2. Excellent points, Dr. Seidenberg. This reminds me of the fable about the Cat and the Fox. The Fox brags of many tricks while the cat only has one. When the wolves come, the Fox can’t decide which trick to use. The cat swiftly runs to safety in the tree. When students are trying to decide which of these to use, any possibility of comprehension goes out the window. Thank you for bringing awareness to these curricula and their inefficiencies!

  3. Take a running start would be like re-reading the sentence. Hopefully, the child will gather enough meaning to predict what the word will be. Reading Recovery also used many prompts to direct readers to try different strategies. I recognize some of these from my Reading Recovery training. We had to use those prompts (over 50) because the levelled readers we used had words/graphemes in them that the students had not yet learned. Nor was there a scope and sequence we could use to help prepare them for which words they would encounter except by doing a book walk to teach the tricky words before they tried to read the story. Looking back it seems ludicrous that we didn’t just teach them the alphabetic principal and practice with decodable books.

    1. Thanks. This general approach to reading words, which dates from Marie Clay, is incorporated in many curricula and in programs such as Reading Recovery, as you note. The exact formulation varies. The posters and other teaching aids found on the internet often combine elements from different sources, or offer the creator’s own version.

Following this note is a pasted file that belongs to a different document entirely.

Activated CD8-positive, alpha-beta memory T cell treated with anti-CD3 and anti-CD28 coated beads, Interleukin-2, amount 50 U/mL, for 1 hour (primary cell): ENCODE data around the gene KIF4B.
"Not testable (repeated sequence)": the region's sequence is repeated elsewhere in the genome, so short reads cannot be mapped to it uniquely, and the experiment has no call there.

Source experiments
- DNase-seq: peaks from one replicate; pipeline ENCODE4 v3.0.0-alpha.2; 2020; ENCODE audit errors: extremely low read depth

2. Catherine has described the state of affairs beautifully. My district uses F & P’s LLI (Leveled Literacy Intervention) for its struggling readers, which is based on Marie Clay’s Reading Recovery. It doesn’t take long to see how completely inefficient and counterproductive the program is, so I have built my intervention sessions around discarded decodables. We are now on our third language arts program, so I have lots of books from two previous adoptions to draw upon. Recently, I watched a webinar that referenced a TCRWP visual that covered up the ‘b’ and ‘i’ in bird to teach the ‘rd’ blend. If true, that is truly bizarre and an example of the kind of strategy that is completely unwieldy and unnecessary. I believe it was Pinnell who said that “Clay carefully observed children as they became literate and used her unique insights to form a powerful theory.” I always come back to what Steven Pinker says at the end of his foreword to Why Our Children Can’t Read and What We Can Do About It: A Scientific Revolution in Reading (McGuinness, 1997) where he emphasizes the “guidelines” that it takes to be an applied scientist: “know what you’re talking about, think clearly and logically, and try to let the world tell you whether what you are saying is true.”